Once again a crowd packed a hearing room to listen and speak about the Mandarin immersion charter school that has been proposed in the Menlo Park City School District. On Wednesday night, Jan. 7, the San Mateo County Board of Education took the testimony.
Backers of the Menlo Mandarin Immersion Charter School have asked the county to approve their school after the Menlo Park City School District's governing board unanimously denied the charter school's petition on Nov. 12. The county board, which held the public hearing Wednesday, is scheduled to vote on the charter on Feb. 4.
About 150 people filled the county boardroom in Redwood City. More than three dozen spoke about the proposal after presentations by the charter backers and the Menlo Park City School district.
The county board's attorney, Claire Cunningham, told county board members that the county office of education is conducting a fresh review of the charter. "The charter petition review committee, comprised of staff at the county office of education, is conducting an independent review of the charter petition," Ms. Cunningham said. "So it isn't dependent on whether the Menlo Park City School District team got the correct answer or not. It's conducting its own independent review of the petition."
The review by the county staff will look at the details of the charter school's proposed program, "based on our teams' professional judgment," she said. "
Ms. Cunningham also told the county board that the charter petition does not need to be perfect to be approved. "A charter petition could still be granted even it doesn't meet certain aspects of the elements that are laid out in the education code," she said. The county's report on the charter proposal is "what you'll be reviewing and making your decision (on), in addition to the information that's being presented and the public comment," Ms. Cunningham said.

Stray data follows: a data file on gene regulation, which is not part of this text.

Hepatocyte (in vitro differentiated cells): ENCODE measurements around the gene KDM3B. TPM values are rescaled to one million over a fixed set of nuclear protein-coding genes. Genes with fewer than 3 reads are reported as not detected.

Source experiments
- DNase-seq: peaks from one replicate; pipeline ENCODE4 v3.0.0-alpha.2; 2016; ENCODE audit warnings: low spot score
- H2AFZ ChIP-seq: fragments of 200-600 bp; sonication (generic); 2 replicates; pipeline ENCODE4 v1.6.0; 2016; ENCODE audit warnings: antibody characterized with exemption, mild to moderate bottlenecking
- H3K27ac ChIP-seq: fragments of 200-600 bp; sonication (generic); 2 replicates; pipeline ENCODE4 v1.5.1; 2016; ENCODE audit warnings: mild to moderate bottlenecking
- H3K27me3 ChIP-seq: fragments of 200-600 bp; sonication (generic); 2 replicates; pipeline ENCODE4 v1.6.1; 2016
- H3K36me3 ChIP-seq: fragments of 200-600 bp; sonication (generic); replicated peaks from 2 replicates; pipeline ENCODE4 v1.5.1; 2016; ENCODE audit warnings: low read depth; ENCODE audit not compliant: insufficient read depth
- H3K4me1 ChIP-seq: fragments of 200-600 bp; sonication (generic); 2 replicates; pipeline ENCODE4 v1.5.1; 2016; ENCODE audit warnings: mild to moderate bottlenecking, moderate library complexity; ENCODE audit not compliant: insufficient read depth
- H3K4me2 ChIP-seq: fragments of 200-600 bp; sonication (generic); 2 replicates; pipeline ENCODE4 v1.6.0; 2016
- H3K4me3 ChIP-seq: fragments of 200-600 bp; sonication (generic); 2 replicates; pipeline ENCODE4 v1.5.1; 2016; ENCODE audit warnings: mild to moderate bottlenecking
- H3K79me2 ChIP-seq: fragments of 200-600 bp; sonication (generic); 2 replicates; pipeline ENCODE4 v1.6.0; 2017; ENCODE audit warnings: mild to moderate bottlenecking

County board member Ted Lempert agreed. "We're going to do our own analysis here," he said.
The board will also have to take into consideration the strong opposition to the charter school, some of which was voiced at the hearing.
Oak Knoll reading teacher Jacqui Cebrian said she fears the school will promote inequality in the district. "It seems to me that it only serves to widen the opportunity and achievement gap that over three years our school has narrowed," she said. The proposed charter school, she said, "seems designed to provide a boutique experience for a small number of mostly privileged students."
"They should not be a vehicle to further advantage already advantaged children, while further disadvantaging our neediest," Ms. Cebrian said.
A number of supporters of the charter school also addressed the county board. Jennifer Yeh, one of the school's founders, shared the vision she has for the school. "Imagine standing in the school yard where children of all ethnicities are speaking fluently in Mandarin and English," she said. "This is what I actually saw when I toured our neighboring school's Mandarin immersion program in Oakland."
Ms. Yeh said that when the district turned down their proposal for a Mandarin immersion program within the district, "without any other recourse" they researched charter schools and their impact on local communities. "Our team decided that the benefits of the Menlo Mandarin far outweighs any potential risk" to the district, she said.
"We respectfully ask that the county approve our vision, a school that would create a progressive learning environment, and a school that would prepare students to be lifelong learners and engaged global citizens," Ms. Yeh said.
Under the proposal, the Mandarin immersion school would eventually have 450 students in kindergarten through eighth grade.
The presentations made by the Menlo Park City School District and the Menlo Mandarin Immersion Charter School can be seen on the county's website.